print(myDict)  # {'two': 200, 'three': 300}

Or

We can do like the following:

But one should keep in mind that, in this process actually it won’t delete any key from the dictionary rather than making a specific key excluded from that dictionary. In addition, I observed that it returned a dictionary which was not ordered the same as myDict.

myDict = {'one': 100, 'two': 200, 'three': 300, 'four': 400, 'five': 500}
{key:value for key, value in myDict.items() if key != 'one'}

If we run it in the shell, it’ll execute something like {'five': 500, 'four': 400, 'three': 300, 'two': 200} – notice that it’s not the same ordered as myDict. Again if we try to print myDict, then we can see all keys including which we excluded from the dictionary by this approach. However, we can make a new dictionary by assigning the following statement into a variable:

var = {key:value for key, value in myDict.items() if key != 'one'}

Now if we try to print it, then it’ll follow the parent order:

print(var) # {'two': 200, 'three': 300, 'four': 400, 'five': 500}

Or

Using the pop() method.

myDict = {'one': 100, 'two': 200, 'three': 300}
print(myDict)

if myDict.get('one') : myDict.pop('one')
print(myDict)  # {'two': 200, 'three': 300}

The difference between del and pop is that, using pop() method, we can actually store the key’s value if needed, like the following:

myDict = {'one': 100, 'two': 200, 'three': 300}
if myDict.get('one') : var = myDict.pop('one')
print(myDict) # {'two': 200, 'three': 300}
print(var)    # 100

Fork this gist for future reference, if you find this useful.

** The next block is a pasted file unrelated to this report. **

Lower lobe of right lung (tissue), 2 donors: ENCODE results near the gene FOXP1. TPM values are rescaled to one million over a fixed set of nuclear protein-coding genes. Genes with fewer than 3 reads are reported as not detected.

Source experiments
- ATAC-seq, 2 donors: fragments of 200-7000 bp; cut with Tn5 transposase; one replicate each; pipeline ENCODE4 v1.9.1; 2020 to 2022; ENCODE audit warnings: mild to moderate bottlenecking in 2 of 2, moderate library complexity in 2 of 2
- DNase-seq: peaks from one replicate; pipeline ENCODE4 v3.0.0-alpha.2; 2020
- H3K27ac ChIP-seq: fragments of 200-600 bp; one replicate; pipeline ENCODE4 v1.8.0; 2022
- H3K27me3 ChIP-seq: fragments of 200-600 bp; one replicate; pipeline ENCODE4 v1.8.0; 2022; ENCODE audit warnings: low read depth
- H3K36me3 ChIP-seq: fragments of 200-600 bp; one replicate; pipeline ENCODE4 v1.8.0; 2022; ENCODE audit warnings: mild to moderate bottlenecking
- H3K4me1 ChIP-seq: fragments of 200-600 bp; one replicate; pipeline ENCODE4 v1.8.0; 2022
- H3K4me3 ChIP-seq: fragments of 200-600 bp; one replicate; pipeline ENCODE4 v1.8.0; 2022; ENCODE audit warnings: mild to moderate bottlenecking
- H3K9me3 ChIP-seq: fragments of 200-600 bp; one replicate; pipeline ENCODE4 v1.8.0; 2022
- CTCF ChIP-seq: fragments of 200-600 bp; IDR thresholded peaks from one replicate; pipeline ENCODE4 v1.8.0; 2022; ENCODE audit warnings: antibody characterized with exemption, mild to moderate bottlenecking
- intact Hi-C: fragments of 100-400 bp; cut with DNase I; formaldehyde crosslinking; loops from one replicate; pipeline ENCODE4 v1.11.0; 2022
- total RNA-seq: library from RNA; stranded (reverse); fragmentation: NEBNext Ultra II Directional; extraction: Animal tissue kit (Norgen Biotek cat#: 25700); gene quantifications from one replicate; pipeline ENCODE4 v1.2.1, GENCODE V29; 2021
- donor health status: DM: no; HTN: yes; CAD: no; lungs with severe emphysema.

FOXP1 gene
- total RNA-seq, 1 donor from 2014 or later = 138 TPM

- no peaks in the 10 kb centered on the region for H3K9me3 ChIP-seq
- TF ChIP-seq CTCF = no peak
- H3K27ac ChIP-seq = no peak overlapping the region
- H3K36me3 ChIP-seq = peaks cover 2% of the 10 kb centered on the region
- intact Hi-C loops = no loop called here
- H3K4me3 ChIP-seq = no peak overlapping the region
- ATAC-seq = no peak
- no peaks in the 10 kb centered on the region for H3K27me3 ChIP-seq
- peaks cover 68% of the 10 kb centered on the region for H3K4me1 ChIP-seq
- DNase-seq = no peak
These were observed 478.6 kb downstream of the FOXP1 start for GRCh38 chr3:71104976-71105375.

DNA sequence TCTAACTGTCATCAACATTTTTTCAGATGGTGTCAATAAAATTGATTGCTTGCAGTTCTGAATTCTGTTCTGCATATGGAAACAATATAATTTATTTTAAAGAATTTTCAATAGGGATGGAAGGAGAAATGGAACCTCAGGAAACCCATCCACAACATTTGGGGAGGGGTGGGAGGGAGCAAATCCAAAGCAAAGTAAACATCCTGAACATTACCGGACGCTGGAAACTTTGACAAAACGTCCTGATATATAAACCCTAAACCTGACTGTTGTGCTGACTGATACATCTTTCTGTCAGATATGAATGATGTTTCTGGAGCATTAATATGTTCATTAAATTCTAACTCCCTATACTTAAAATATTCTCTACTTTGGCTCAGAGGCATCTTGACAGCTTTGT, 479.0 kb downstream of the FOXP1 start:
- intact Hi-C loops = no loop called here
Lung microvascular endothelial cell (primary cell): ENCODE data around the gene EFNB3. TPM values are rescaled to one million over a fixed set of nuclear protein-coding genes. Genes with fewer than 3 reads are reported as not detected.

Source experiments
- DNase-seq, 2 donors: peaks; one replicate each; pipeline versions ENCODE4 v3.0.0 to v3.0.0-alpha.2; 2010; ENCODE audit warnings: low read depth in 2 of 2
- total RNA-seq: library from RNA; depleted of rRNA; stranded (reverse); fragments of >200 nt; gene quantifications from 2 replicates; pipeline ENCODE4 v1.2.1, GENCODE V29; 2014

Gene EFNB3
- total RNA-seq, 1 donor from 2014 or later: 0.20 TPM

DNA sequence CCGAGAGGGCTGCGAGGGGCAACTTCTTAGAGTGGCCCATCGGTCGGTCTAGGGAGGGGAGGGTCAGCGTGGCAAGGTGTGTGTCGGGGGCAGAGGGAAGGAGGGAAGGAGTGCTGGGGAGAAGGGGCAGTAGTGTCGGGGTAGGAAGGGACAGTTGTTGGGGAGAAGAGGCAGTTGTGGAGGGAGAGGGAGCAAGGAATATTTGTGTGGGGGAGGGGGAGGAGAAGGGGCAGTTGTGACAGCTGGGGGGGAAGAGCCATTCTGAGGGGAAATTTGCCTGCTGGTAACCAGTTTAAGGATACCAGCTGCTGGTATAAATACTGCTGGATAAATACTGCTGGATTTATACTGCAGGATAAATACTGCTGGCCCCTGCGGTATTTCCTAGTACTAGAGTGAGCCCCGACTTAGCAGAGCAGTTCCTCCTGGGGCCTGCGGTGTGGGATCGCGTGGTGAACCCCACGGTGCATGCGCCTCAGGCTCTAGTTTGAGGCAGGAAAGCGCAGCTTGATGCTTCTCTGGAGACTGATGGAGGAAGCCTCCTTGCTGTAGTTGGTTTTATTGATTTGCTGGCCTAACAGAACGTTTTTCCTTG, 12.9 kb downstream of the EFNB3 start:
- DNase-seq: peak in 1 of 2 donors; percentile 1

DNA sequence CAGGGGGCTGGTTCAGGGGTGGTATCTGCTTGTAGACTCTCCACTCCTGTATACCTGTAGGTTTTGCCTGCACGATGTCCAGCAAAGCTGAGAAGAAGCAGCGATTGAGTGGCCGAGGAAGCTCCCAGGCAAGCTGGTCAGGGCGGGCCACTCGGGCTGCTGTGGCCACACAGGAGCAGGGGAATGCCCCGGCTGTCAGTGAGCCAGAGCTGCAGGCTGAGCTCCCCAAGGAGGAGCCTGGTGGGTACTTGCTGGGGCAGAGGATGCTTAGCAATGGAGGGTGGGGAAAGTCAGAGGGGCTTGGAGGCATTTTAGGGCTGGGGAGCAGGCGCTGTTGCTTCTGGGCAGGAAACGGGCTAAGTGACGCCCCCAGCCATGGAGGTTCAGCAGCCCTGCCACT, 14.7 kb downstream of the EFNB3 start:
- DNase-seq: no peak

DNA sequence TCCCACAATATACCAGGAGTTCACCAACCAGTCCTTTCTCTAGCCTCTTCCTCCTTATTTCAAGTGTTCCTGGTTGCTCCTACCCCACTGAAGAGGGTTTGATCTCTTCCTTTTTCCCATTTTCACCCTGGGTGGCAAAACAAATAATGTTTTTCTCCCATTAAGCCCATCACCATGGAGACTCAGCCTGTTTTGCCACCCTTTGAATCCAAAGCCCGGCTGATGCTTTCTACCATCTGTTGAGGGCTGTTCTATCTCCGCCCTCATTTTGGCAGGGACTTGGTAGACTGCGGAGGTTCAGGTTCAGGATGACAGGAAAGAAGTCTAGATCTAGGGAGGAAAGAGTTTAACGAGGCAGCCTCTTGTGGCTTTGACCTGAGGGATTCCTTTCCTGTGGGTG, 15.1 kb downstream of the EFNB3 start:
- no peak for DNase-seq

Answered By: M.Innat

You can use exception handling if you want to be very verbose:

try: 
    del dict[key]

except KeyError: pass

This is slower, however, than the pop() method, if the key doesn’t exist.

my_dict.pop('key', None)

It won’t matter for a few keys, but if you’re doing this repeatedly, then the latter method is a better bet.

The fastest approach is this:

if 'key' in dict: 
    del myDict['key']

But this method is dangerous because if 'key' is removed in between the two lines, a KeyError will be raised.

Answered By: Alec

I prefer the immutable version

foo = {
    1:1,
    2:2,
    3:3
}
removeKeys = [1,2]
def woKeys(dct, keyIter):
    return {
        k:v
        for k,v in dct.items() if k not in keyIter
    }

>>> print(woKeys(foo, removeKeys))
{3: 3}
>>> print(foo)
{1: 1, 2: 2, 3: 3}
Answered By: CervEd

Another way is by using items() + dict comprehension.

items() coupled with dict comprehension can also help us achieve the task of key-value pair deletion, but it has the drawback of not being an in place dict technique. Actually a new dict if created except for the key we don’t wish to include.

test_dict = {"sai" : 22, "kiran" : 21, "vinod" : 21, "sangam" : 21}

# Printing dictionary before removal
print ("dictionary before performing remove is : " + str(test_dict))

# Using items() + dict comprehension to remove a dict. pair
# removes  vinod
new_dict = {key:val for key, val in test_dict.items() if key != 'vinod'}

# Printing dictionary after removal
print ("dictionary after remove is : " + str(new_dict))

Output:

dictionary before performing remove is : {'sai': 22, 'kiran': 21, 'vinod': 21, 'sangam': 21}
dictionary after remove is : {'sai': 22, 'kiran': 21, 'sangam': 21}
Answered By: Sai Kiran Sangam

If you want to do that without KeyError, you can declare a temporary class and set it as default value in dict.get, if the value is equal to that class if means that key does not exist

Keys and Dict

a={"Assemblyisscary":3637}
class hello:pass
key1="Assemblyisscary"
key2="Binarylangisnightmare"

Function for deleting

def delkey(dictionary,key):
    class temp:pass
    if (dictionary.get(key,temp)==temp:return False
    else: del dictionary[key];return True

Testing

delete(a,key2)
delete(a,key1)

Output

False
True
Answered By: Supergamer